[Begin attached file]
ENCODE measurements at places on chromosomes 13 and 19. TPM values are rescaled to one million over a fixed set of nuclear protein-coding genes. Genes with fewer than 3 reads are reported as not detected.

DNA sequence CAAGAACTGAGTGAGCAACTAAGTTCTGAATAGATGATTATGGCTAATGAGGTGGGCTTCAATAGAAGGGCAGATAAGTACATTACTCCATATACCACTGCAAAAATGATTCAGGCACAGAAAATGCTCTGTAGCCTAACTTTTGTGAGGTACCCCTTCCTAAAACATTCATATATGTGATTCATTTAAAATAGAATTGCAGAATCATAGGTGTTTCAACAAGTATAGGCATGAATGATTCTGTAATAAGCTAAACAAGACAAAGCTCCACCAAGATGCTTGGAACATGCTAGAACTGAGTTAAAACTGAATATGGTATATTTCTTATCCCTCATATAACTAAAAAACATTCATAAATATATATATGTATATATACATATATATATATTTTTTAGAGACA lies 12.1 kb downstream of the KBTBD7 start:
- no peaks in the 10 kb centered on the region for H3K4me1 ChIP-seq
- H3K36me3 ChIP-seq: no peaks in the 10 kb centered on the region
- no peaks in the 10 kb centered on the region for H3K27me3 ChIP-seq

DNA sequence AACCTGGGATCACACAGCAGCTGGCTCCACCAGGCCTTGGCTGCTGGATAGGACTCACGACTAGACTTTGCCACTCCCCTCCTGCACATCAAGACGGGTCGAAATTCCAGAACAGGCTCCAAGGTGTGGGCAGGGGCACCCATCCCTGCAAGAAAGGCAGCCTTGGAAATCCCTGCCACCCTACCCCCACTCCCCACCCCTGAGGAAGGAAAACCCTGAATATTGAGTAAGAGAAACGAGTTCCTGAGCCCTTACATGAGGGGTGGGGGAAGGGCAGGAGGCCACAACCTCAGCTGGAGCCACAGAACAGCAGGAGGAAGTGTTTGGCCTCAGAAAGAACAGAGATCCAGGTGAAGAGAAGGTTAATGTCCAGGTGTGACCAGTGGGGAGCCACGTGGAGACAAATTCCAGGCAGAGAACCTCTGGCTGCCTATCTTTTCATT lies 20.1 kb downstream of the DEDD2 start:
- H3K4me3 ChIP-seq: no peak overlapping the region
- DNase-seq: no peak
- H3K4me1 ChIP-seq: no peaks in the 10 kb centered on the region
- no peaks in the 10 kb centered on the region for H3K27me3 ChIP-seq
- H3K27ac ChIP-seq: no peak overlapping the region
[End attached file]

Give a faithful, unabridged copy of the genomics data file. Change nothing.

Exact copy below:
ENCODE measurements at places on chromosomes 13 and 19. TPM values are rescaled to one million over a fixed set of nuclear protein-coding genes. Genes with fewer than 3 reads are reported as not detected.

DNA sequence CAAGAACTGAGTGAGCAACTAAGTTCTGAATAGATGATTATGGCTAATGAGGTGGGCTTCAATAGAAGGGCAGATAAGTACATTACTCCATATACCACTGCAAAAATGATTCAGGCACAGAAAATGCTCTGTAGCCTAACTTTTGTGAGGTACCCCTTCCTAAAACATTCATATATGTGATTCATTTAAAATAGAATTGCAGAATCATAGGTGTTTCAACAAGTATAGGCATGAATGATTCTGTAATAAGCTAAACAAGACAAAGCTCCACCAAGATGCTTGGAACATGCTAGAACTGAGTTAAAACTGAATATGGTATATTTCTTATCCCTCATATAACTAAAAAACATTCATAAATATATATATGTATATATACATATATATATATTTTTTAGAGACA lies 12.1 kb downstream of the KBTBD7 start:
- no peaks in the 10 kb centered on the region for H3K4me1 ChIP-seq
- H3K36me3 ChIP-seq: no peaks in the 10 kb centered on the region
- no peaks in the 10 kb centered on the region for H3K27me3 ChIP-seq

DNA sequence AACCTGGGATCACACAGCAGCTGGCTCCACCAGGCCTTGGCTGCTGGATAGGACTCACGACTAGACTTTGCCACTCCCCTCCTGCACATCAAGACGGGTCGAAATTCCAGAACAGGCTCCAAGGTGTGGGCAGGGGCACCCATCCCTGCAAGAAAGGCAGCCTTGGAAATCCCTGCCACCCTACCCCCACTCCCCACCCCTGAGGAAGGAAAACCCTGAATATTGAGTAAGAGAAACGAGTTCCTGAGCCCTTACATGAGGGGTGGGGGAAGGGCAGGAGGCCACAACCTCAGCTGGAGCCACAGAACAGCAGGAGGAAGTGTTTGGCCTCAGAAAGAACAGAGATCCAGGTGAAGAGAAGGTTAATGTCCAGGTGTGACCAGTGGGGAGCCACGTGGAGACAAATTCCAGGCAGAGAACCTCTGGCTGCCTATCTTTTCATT lies 20.1 kb downstream of the DEDD2 start:
- H3K4me3 ChIP-seq: no peak overlapping the region
- DNase-seq: no peak
- H3K4me1 ChIP-seq: no peaks in the 10 kb centered on the region
- no peaks in the 10 kb centered on the region for H3K27me3 ChIP-seq
- H3K27ac ChIP-seq: no peak overlapping the region